-- Emily Mann had just finished laughing at a raunchy moment in the film "Trainwreck" Thursday evening when the mood in the Grand 16 Theater in Lafayette, Louisiana, changed dramatically.
About 20 minutes in, Mann said a man about five seats down from her stood up, wearing a jacket and hat, and fired a single shot.
"The first shot, I thought it was a firecracker," Mann, 21, said.
The audience became silent.
"After that first shot ... there was this very strange calm," Mann, said. "Because everybody was just trying to make sure it wasn't that ... anything but that."
After what Mann described as a long pause, the gunman, identified by police as John Houser, then proceeded to fire in a semi-circle. The blasts from the gun produced flashes of light in the dark theater, she said.
By the time Houser's pistol reached Mann's direction, she was on her hands and knees, crawling through the aisle. She said she was waiting for a bullet to be fired into her back.
"There was no pushing each other. People were pulling each other out instead of trying to scramble on top of one another," Mann said. "I think that that says a lot about the people here."
"There was an immediate understanding that every single person in that room was going through the same thing and that we all needed to get out," Mann said.
Mann escaped around a corner, helped by a woman who pulled her to safety.
"By the time I got to the bottom of the stairs a woman pulled me around. And I’d left my purse and my phone everything was there. A shoe," she said.
"You could just see it in everybody's face that it was very real," she said.
Mann then ran with a crowd of people into the lobby.
"I didn't really hear the screaming until we were out of the theater itself, out of 14 and running down the hall. I still didn't say anything. I hadn't screamed yet, it was just run. That’s what you're supposed to do, you’re supposed to run," Mann said.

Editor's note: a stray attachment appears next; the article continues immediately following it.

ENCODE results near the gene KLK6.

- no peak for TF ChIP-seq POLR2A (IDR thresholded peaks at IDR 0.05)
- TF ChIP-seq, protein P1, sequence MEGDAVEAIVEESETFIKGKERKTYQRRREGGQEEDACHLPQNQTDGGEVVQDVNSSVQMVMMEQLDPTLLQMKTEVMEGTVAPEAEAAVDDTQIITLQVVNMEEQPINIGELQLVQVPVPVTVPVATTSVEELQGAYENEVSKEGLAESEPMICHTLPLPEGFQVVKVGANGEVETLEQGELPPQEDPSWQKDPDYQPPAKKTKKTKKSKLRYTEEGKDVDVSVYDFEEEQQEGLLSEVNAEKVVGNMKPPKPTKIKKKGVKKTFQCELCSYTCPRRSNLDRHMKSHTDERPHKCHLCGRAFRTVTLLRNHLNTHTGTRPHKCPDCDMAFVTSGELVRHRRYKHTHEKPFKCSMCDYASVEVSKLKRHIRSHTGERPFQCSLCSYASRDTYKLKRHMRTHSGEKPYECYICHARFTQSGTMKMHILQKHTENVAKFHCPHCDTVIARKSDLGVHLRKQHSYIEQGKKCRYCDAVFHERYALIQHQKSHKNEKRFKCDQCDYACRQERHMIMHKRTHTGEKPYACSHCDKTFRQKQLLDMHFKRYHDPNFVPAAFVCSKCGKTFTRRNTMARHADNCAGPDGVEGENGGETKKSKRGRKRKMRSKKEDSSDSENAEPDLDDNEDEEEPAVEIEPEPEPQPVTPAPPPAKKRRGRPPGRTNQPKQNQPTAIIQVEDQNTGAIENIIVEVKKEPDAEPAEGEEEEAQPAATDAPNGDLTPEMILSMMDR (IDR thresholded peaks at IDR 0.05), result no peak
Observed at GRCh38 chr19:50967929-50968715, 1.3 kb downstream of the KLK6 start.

One of the two women who died from the shooting was 21-year-old Mayci Breaux -- who was the same age as Mann.
"She was 21," Mann said. "She had things she wanted to do."
With tears in her eyes, Mann admitted she feels a strange sense of guilt she survived.
"I think it could have been any of us," she said. "They chose those seats."
"I’ve replayed it a million times, just trying to figure out, you know, had he been a better shot, had he brought an automatic weapon..." Mann said. "All those things that could have gone worse, and it’s all those things that could have lined up to be there," Mann said. "Had he chosen a different movie, maybe a kids movie?"
Mann also described the contrast between the comfort of the Lafayette community with the violence Houser brought to it.
"We've worked so hard to be known for something so much better," she said. "We're known for family and for food and for festivals and for comfort. That’s what you feel when you’re here."
"I think Lafayette as a whole won’t think much of him because he wasn’t one of us," she said.